October 20, 2019

Tru Shrimp research shows importance of water quality - Daily Leader Extra : Local News

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Tru Shrimp research shows importance of water quality

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Posted: Wednesday, July 31, 2019 2:43 pm

(Editor's note: This is the second in a three-part series about Tru Shrimp, exploring the delay in breaking ground for the Madison Bay Harbor and the challenges the company must address before the Luverne Bay Harbor can be constructed.)

 If anyone understands the importance of water quality to aquatic life, it's the folks at Tru Shrimp.

"Much of our non-feed research has to do with optimum water quality, which involves everything from temperature and salinity to water movement and oxygen levels in water," said Jamie Brink-Thordson, director of sales and marketing.

Tru Shrimp, an affiliate of Ralco Nutrition, has been working to raise shrimp in a controlled environment since acquiring the patent for "super-intense shallow water raceway" technology developed by Texas A&M. Having validated years of research with the Balaton Bay Reef in Minnesota, the company is currently raising capital to build its first commercial harbor, the Madison Bay Harbor.


Madison wasn't the company's first choice, though.

Luverne, Minn., was Tru Shrimp's first choice. The company chose Luverne and invested in site development not only because the company is based in Minnesota but also because "it was an ideal site," according to Michael Ziebell, president and CEO.

The Luverne Bay Harbor was never intended to be Tru Shrimp's only harbor, just its first.

"Our intent is to build multiple harbors throughout the Midwest," Ziebell said.

However, Luverne got bumped from that top slot when the Minnesota Pollution Control Agency (MPCA) began to look at Luverne's wastewater treatment processes and changed the limit for specific conductivity in July 2018.

Specific conductivity looks at the concentration of ions in the water. While seawater does have a higher concentration of ions, or higher conductivity, water from inland water sources has the same ions, but in smaller concentrations.

Unfortunately, Tru Shrimp was not notified about the MPCA's change and didn't learn of it until the company's engineers were preparing the application for a user permit in October 2018.

That development blindsided company officials. No red flags had been raised when the Balaton Bay Reef was constructed.

"We've got a holding tank in place where we monitor anything before releasing to ensure it is within local specs," Brink-Thordson explained.


Brad Lawrence, utilities director for the city of Madison, indicated specific conductivity is not a widely used measure of pollution.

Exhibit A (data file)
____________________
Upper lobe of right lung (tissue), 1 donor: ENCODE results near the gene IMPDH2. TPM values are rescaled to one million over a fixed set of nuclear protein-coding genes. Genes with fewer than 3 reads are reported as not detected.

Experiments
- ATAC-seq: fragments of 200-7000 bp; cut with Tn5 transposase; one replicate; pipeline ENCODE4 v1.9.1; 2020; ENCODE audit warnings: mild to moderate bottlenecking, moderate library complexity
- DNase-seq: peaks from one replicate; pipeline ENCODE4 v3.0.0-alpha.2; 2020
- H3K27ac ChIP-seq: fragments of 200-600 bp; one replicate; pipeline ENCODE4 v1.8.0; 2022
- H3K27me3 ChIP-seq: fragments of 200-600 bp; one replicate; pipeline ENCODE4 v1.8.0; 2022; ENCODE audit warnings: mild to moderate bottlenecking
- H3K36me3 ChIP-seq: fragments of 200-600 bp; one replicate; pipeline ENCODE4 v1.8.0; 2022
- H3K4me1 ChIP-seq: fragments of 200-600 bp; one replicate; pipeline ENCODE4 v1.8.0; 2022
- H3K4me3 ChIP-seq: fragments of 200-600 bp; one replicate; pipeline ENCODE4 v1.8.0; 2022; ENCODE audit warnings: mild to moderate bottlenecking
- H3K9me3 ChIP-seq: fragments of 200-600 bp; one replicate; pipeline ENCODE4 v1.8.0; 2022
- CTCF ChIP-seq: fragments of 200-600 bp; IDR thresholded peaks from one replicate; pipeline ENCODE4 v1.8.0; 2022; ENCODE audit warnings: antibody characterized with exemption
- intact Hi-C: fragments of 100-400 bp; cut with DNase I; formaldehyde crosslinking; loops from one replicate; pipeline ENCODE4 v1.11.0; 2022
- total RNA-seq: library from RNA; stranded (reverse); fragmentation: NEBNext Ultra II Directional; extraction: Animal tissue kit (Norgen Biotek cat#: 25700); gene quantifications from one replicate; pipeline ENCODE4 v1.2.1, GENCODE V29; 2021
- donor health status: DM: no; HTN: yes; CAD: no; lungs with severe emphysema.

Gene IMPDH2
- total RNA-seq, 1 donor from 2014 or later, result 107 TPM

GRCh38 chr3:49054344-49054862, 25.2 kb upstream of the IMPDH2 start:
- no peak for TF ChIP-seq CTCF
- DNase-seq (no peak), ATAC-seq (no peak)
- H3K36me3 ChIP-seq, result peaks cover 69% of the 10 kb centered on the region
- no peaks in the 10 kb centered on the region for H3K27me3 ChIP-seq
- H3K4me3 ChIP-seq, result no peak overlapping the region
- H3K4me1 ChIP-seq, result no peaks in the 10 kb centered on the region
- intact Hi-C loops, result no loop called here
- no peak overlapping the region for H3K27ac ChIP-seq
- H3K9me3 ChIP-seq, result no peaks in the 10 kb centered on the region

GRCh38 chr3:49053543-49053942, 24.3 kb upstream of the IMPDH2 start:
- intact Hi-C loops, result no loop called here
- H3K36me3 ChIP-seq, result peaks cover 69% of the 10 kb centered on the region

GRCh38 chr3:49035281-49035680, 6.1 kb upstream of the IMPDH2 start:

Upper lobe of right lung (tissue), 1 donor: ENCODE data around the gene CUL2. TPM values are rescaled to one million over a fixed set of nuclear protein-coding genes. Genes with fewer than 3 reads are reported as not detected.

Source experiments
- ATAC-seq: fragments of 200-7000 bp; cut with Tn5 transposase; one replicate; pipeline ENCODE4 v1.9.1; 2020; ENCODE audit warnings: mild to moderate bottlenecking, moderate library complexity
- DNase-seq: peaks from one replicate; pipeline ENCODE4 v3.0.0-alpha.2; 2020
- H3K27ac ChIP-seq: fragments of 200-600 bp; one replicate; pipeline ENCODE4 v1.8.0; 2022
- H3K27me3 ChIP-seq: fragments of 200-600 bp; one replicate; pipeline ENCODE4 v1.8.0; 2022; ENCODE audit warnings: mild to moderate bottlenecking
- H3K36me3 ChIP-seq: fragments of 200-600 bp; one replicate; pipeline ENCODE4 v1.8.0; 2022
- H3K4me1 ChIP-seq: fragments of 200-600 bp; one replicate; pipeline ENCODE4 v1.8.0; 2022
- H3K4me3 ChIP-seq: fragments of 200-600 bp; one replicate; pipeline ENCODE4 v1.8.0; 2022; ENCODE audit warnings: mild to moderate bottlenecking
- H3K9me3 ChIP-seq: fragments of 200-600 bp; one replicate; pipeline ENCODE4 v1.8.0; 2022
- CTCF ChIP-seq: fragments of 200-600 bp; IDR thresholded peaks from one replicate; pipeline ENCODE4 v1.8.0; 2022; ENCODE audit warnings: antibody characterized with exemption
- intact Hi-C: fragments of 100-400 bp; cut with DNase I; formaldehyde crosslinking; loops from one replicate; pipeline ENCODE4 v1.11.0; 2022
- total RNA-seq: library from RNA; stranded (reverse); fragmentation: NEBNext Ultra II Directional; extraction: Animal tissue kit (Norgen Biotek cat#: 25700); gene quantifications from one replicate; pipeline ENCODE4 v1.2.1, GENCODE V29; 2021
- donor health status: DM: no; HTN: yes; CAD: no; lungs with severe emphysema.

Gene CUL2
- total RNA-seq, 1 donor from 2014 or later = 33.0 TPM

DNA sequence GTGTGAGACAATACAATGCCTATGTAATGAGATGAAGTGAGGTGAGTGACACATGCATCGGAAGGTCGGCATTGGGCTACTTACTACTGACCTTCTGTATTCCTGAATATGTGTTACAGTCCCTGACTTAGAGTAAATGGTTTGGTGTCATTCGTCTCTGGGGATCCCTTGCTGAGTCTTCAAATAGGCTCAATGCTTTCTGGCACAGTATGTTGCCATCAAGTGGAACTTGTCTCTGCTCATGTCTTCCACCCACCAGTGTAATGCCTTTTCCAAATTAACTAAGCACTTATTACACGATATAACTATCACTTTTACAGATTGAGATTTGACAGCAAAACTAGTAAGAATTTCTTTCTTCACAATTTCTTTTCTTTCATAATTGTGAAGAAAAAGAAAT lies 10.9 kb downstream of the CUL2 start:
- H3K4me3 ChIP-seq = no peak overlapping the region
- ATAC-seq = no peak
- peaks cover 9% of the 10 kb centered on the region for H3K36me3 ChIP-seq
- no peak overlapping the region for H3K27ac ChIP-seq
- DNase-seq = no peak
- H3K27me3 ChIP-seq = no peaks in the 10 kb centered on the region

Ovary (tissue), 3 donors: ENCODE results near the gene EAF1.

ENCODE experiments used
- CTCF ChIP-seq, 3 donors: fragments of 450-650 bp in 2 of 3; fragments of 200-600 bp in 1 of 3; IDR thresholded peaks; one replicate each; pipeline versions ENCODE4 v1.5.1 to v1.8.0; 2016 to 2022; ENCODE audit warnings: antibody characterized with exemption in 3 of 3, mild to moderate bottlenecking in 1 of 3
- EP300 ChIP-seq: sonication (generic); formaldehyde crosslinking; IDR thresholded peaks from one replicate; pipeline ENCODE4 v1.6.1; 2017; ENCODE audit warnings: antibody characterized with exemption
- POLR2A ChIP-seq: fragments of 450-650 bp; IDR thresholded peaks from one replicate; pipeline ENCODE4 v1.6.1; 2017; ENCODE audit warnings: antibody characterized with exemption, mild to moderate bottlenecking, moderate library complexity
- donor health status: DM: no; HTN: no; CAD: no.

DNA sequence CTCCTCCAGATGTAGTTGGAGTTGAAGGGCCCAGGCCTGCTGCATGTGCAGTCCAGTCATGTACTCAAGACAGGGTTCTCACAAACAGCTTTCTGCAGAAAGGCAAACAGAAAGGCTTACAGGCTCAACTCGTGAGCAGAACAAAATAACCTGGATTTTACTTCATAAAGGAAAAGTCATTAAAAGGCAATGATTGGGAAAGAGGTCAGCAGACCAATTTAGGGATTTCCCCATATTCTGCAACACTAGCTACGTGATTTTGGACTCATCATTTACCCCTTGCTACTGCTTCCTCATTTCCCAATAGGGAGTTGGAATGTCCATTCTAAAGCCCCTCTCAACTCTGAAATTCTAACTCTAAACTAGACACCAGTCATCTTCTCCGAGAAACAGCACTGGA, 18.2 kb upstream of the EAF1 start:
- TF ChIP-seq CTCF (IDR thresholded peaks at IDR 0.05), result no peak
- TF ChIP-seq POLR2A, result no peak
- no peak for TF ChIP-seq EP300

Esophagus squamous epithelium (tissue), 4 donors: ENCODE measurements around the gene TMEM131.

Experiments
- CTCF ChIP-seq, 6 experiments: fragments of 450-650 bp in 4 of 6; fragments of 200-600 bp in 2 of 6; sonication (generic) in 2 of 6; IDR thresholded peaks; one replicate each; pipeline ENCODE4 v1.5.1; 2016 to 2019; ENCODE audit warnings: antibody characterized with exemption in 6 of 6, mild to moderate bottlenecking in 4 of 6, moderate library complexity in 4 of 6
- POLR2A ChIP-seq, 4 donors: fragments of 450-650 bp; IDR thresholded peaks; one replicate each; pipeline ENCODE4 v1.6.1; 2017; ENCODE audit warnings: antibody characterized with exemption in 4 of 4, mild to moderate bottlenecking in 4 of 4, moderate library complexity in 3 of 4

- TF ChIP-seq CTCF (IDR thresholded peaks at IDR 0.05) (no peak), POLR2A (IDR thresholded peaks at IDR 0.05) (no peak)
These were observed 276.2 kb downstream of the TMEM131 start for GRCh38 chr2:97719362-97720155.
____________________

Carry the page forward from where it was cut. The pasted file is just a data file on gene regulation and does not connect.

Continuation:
"If you look in the EPA regulations, you don't find much," he said.

Ziebell considers it an obsolete measurement. However, he knows his company must address this issue to build harbors in Minnesota.

"We immediately called for a meeting in Marshall," Ziebell said.

Walking out of the meeting, company officials knew the issue could not easily be addressed and might take as long as three years to be resolved. That posed a problem for the company.

"We can't raise the capital to build a harbor with any regulatory issues hanging over our heads," Ziebell explained.

Because lab research had been validated with the Balaton Bay Reef, the company needed to move forward with commercialization. Consequently, Tru Shrimp decided to construct another harbor first, the Madison Bay Harbor.


In making this decision, Tru Shrimp ignited a media firestorm. Company officials understand why this happened.

"Why wouldn't the people of Luverne be disappointed? Why wouldn't the people of Minnesota be disappointed?" Ziebell asked rhetorically.

However, company officials were surprised by the direction this firestorm has taken. Because the MPCA had concerns about wastewater -- which Tru Shrimp is seeking to address -- company officials fear they are being viewed as polluters rather than as environmental stewards.

"We're not going to pollute anybody's water. Our entire mantra is sustainability. We want to be good stewards of our resources," Ziebell stated.

For Tru Shrimp, water quality is a nonnegotiable. Their own research has demonstrated over and over the importance of water quality.

"If we keep the water healthy, the shrimp are happy," Brink-Thordson said. This affects the shrimp's health and growth.

Company officials want nothing less for the aquatic life in waterways affected by water Tru Shrimp discharges. For this reason, their design for harbors includes a water reclamation facility. The company does not want to have a negative impact on the environment.

"Every day we work here to protect the environment. That's never going to stop," Ziebell said.

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